The fact is that when it comes down to what someone is or was thinking unless these authorities have had a deep honest one on one conversation with that person they are only speculating. After they have used every recent "buzz phrase" they say, "that being said" and after "having said that" they often wow me with "just do the math" or "it is not if, it is when".  A major pet peeve of mine is the mixing up of "millions and billions" of dollars when talking about money or cost. But what sends me over the top is a line of pure speculation often used by politicians and our so-called public servants to justify some unsavory action, "it would have been far worse if we had done nothing". How do they know that? On more than one occasion when it comes to our government I find myself wishing they had done nothing.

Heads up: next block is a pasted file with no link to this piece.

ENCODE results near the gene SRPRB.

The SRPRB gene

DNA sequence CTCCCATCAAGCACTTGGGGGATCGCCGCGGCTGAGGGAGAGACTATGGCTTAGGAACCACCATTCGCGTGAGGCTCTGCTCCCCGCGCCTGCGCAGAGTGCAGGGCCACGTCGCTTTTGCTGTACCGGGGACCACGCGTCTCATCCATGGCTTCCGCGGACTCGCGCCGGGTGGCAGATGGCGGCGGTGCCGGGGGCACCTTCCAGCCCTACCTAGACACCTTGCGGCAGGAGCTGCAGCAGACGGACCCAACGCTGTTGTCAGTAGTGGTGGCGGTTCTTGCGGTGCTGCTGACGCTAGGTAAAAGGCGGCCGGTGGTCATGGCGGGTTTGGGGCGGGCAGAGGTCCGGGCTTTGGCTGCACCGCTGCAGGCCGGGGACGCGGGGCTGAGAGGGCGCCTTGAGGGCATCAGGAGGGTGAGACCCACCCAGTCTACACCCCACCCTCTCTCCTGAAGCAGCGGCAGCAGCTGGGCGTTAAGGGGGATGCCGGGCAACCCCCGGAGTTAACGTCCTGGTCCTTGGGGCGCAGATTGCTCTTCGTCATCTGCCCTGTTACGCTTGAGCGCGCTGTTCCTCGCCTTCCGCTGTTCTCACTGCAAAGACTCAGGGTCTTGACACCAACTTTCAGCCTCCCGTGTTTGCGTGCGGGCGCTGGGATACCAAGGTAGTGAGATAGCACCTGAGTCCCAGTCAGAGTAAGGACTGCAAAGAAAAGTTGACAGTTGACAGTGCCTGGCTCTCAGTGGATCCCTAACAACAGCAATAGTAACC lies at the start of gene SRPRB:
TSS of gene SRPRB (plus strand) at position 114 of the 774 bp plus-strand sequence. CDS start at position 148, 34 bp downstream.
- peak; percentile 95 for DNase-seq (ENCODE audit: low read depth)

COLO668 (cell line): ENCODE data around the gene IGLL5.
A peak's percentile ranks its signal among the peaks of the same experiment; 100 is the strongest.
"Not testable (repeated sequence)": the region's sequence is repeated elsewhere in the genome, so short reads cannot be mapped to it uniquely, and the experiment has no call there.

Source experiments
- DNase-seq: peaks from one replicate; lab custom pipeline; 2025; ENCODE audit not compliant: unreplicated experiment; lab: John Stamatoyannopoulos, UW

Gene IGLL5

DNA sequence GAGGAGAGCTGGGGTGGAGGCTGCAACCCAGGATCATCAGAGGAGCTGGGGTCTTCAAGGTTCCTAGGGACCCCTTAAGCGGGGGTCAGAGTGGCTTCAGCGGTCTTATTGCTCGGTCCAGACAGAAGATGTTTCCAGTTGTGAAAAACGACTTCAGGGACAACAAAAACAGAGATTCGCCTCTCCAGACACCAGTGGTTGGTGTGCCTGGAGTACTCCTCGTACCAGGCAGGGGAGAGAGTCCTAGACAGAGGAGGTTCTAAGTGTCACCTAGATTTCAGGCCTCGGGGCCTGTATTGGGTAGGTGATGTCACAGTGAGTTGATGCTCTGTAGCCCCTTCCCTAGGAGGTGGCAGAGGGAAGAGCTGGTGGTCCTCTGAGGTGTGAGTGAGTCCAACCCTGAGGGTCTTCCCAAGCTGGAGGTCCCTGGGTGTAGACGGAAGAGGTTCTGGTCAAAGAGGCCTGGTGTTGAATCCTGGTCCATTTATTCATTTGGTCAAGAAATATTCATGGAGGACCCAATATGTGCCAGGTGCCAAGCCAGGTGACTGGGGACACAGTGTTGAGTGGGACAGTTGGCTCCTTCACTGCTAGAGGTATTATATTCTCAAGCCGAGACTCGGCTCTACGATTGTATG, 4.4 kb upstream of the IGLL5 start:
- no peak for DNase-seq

We have all witnessed the crazy unenlightening information generated  from media coverage during "live crisis" coverage of a news event, it is a reminder that often the world is clueless. It seems that people love to defer to the opinions and advice of so-called experts so they don't have to think. When we look behind the curtain, we often find their background in the subject is weak and short, or clouded and blurred by bias. One thing I do know that is not based on speculation or hearsay is that a certain point speculating about the future tends to get excessive and becomes a great waster of time. Most of us might better spend our time focusing on real problems in the real world rather than whether Michelle Obama will run for President in 2024.

1 comment:

  1. "the habit many people have of stating an opinion as a fact, this does not make it one." My pet peeve! I email this video to "unbiased " journalists," unhinged "expert commentators" as well as friends. Imbecilities abound in today's political discourse where uninformed opinion substitutes for facts.